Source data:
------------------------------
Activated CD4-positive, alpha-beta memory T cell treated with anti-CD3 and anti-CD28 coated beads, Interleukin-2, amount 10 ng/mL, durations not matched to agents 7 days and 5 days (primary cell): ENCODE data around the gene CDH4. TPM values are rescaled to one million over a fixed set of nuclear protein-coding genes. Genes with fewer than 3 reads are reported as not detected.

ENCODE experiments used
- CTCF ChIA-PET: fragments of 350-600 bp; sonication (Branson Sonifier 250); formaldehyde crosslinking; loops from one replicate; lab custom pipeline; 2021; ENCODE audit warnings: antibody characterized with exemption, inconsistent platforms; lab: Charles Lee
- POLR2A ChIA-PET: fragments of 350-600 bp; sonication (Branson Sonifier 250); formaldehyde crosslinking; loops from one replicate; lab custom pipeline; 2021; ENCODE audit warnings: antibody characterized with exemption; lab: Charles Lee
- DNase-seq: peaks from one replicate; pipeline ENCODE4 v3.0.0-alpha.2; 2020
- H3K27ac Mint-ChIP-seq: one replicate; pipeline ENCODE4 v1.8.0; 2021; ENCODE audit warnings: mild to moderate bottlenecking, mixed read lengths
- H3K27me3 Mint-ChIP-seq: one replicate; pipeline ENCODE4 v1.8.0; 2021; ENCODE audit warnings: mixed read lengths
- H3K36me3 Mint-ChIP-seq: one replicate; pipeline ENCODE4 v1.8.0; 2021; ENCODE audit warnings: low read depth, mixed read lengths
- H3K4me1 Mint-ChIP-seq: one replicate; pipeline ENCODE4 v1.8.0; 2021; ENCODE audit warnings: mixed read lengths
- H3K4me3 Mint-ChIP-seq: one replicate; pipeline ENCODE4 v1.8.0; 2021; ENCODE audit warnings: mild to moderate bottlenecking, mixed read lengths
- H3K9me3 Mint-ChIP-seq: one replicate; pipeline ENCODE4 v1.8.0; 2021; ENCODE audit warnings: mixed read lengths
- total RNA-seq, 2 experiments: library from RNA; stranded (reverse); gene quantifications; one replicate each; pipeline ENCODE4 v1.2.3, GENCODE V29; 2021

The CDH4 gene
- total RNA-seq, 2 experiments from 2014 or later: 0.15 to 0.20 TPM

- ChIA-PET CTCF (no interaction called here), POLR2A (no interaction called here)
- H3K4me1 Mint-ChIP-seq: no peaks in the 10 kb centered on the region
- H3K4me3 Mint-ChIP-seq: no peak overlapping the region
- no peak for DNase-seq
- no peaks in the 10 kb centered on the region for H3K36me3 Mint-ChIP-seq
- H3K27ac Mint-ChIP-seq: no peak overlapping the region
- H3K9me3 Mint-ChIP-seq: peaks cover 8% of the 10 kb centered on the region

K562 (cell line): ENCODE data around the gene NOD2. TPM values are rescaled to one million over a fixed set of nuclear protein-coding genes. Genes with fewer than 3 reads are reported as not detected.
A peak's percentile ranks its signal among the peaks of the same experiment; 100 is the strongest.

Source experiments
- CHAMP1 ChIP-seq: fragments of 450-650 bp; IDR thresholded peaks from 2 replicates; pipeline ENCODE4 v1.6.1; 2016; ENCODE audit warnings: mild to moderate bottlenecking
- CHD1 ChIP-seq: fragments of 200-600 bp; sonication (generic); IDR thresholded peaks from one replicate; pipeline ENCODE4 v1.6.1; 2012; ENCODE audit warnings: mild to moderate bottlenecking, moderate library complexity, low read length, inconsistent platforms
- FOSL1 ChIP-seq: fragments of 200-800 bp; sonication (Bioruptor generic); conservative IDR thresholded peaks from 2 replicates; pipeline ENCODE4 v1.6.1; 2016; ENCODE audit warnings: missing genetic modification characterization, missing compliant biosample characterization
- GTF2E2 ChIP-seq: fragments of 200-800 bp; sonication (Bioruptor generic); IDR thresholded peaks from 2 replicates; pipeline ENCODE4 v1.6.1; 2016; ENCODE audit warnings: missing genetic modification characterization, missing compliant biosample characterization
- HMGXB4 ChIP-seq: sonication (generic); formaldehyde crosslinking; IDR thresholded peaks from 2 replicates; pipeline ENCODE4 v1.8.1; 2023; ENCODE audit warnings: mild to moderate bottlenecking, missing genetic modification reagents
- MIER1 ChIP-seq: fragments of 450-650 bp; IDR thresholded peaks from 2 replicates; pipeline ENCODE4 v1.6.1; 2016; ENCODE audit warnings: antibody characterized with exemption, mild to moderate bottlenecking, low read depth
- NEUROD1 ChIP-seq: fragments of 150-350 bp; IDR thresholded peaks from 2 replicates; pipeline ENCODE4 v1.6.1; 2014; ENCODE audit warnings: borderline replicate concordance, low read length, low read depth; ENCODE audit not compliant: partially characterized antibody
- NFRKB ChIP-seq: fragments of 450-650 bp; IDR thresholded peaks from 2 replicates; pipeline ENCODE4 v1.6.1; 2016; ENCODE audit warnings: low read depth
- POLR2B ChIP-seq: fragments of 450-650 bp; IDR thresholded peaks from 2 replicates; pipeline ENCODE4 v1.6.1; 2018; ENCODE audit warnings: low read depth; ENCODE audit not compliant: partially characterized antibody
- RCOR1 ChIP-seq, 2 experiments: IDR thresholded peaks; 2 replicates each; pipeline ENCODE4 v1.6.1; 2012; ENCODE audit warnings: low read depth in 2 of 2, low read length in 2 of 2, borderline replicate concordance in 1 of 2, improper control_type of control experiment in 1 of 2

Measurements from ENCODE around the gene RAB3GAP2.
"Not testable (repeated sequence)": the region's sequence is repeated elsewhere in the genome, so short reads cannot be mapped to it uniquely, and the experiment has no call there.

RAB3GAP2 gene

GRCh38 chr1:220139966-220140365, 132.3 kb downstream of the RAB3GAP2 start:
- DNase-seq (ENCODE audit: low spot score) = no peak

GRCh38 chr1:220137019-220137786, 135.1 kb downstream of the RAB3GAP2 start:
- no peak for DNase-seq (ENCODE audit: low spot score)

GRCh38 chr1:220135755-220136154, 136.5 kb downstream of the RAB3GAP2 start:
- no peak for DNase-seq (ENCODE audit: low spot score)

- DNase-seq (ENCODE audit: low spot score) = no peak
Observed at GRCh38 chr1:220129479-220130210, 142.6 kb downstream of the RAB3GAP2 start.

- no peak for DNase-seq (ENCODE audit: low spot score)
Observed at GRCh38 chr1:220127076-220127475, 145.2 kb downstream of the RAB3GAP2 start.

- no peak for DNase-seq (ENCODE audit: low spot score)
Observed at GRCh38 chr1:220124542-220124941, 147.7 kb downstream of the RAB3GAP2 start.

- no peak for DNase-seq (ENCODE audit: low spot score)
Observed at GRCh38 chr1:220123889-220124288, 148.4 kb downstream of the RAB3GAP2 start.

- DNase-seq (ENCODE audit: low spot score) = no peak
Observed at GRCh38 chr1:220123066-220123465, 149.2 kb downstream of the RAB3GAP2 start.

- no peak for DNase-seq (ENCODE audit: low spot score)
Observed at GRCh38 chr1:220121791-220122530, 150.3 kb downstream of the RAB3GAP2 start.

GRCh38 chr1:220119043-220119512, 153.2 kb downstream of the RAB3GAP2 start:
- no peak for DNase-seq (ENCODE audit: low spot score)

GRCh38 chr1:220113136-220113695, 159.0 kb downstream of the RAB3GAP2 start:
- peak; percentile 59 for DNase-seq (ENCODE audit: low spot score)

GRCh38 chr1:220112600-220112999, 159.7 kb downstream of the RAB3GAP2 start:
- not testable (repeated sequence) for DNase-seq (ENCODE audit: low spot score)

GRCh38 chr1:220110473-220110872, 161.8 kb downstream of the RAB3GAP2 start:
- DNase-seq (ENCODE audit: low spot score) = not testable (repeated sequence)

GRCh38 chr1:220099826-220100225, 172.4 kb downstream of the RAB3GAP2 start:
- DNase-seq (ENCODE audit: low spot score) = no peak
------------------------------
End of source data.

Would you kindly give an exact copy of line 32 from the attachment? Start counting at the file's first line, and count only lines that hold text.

- NFRKB ChIP-seq: fragments of 450-650 bp; IDR thresholded peaks from 2 replicates; pipeline ENCODE4 v1.6.1; 2016; ENCODE audit warnings: low read depth